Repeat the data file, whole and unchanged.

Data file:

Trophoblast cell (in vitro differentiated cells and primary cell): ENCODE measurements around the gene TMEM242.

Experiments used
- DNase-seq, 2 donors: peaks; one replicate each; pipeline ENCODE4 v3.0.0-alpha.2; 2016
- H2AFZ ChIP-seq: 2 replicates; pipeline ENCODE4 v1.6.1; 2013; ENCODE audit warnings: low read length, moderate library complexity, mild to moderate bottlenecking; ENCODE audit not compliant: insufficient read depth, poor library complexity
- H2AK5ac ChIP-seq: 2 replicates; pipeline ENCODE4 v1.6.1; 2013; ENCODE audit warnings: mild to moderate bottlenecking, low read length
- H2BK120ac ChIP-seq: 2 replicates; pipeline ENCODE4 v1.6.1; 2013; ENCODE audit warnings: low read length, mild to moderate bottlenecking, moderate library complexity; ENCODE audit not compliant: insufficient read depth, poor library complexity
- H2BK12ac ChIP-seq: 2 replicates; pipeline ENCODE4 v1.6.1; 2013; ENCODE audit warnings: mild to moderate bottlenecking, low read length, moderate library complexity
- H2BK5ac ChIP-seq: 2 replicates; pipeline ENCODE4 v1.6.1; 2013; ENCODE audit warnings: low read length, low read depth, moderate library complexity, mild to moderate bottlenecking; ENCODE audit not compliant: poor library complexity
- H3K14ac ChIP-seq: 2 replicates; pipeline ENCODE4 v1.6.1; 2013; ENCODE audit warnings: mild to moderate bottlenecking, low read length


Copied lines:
Trophoblast cell (in vitro differentiated cells and primary cell): ENCODE measurements around the gene TMEM242.

Experiments used
- DNase-seq, 2 donors: peaks; one replicate each; pipeline ENCODE4 v3.0.0-alpha.2; 2016
- H2AFZ ChIP-seq: 2 replicates; pipeline ENCODE4 v1.6.1; 2013; ENCODE audit warnings: low read length, moderate library complexity, mild to moderate bottlenecking; ENCODE audit not compliant: insufficient read depth, poor library complexity
- H2AK5ac ChIP-seq: 2 replicates; pipeline ENCODE4 v1.6.1; 2013; ENCODE audit warnings: mild to moderate bottlenecking, low read length
- H2BK120ac ChIP-seq: 2 replicates; pipeline ENCODE4 v1.6.1; 2013; ENCODE audit warnings: low read length, mild to moderate bottlenecking, moderate library complexity; ENCODE audit not compliant: insufficient read depth, poor library complexity
- H2BK12ac ChIP-seq: 2 replicates; pipeline ENCODE4 v1.6.1; 2013; ENCODE audit warnings: mild to moderate bottlenecking, low read length, moderate library complexity
- H2BK5ac ChIP-seq: 2 replicates; pipeline ENCODE4 v1.6.1; 2013; ENCODE audit warnings: low read length, low read depth, moderate library complexity, mild to moderate bottlenecking; ENCODE audit not compliant: poor library complexity
- H3K14ac ChIP-seq: 2 replicates; pipeline ENCODE4 v1.6.1; 2013; ENCODE audit warnings: mild to moderate bottlenecking, low read length